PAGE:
Indicator 11.7.2 reports the percentage of people who have experienced indecent exposure or unwanted sexual touching in the past 12 months.
In 2017 to 2018, younger women, aged 20 to 24 years (10.1%) and 25 to 34 years (2.8%) were more likely than older women and men (those aged between 35 and 59 years) to report that they had experienced unwanted sexual touching or indecent exposure. Significantly more men aged 25 to 34 years (2%) reported experiencing these behaviours than men aged 35 to 44 years (0.2%).
Generally, ethnicity data are not as widely collected as age and sex; we currently report ethnicity breakdown for eight indicators. One of these include an indicator on sexual assault.
Women in the Black ethnic group were significantly more likely than those in the White and Other ethnic groups to experience this type of sexual assault – with almost 1 in 10 (9.0%) reporting they had experienced indecent exposure or unwanted sexual touching in the previous 12 months. There were no significant differences seen by ethnicity for men.
Detailed information from the Office for National Statistics (ONS) about the percentages of persons that were victim of physical or sexual harassment can be found in the Crime in England and Wales - Annual supplementary tables.
Often statistics can only tell us where differences between men and women exist. In these instances, the figures highlight potential areas for further research into why such differences exist.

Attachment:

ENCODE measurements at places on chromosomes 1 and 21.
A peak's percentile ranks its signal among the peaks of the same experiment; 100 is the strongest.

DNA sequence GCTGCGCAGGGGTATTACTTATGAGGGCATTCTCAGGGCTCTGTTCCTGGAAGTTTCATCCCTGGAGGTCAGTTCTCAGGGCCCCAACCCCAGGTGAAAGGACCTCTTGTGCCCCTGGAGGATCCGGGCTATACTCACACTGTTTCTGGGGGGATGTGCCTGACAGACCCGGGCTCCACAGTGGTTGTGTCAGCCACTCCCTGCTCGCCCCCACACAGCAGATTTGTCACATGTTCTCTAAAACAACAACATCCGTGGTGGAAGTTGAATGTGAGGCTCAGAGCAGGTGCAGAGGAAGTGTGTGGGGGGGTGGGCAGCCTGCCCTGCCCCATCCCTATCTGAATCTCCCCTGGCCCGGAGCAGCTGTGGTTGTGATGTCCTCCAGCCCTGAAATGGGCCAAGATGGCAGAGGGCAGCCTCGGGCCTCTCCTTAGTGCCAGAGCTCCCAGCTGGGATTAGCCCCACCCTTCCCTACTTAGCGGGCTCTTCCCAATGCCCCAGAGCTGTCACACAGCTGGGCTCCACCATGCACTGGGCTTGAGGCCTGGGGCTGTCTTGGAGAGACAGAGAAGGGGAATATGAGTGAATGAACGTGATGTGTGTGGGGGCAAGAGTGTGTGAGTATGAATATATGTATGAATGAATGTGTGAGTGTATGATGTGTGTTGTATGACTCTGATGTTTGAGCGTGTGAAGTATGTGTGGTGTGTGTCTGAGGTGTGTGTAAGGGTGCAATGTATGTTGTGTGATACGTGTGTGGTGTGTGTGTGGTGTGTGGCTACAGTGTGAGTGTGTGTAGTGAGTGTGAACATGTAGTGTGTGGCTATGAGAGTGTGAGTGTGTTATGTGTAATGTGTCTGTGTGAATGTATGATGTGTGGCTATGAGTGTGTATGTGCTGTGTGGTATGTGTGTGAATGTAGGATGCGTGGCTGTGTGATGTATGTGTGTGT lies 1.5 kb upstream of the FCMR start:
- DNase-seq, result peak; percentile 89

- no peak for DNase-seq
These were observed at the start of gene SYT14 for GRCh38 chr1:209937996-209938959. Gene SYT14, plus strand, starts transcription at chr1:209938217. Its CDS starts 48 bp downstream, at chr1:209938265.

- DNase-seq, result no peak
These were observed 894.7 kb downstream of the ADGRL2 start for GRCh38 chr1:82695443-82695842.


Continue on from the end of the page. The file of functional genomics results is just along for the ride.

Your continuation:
The indicators included in this analysis illustrate where the power of disaggregation allows us to shine a light on groups that may, without the data, be missed, or left behind. This analysis focused on a small subset of the SDG indicators that allow this type of granular analysis.
The availability of more deeply disaggregated data will be invaluable in uncovering important stories that are not clear in the sex disaggregation alone for these indicators.
We want to be able to do more. The SDGs provide the framework, common language and the opportunity to continue to develop data solutions to allow this important work to expand. The ONS plans to continue developing innovative techniques in collaboration with topic experts to report data against indicators to the most granular level possible, so that no one, or no place is left behind. As part of this work, the National Statistician has launched an Inclusive Data Taskforce to improve the UK's data holdings in a broad range of areas.Nôl i'r tabl cynnwys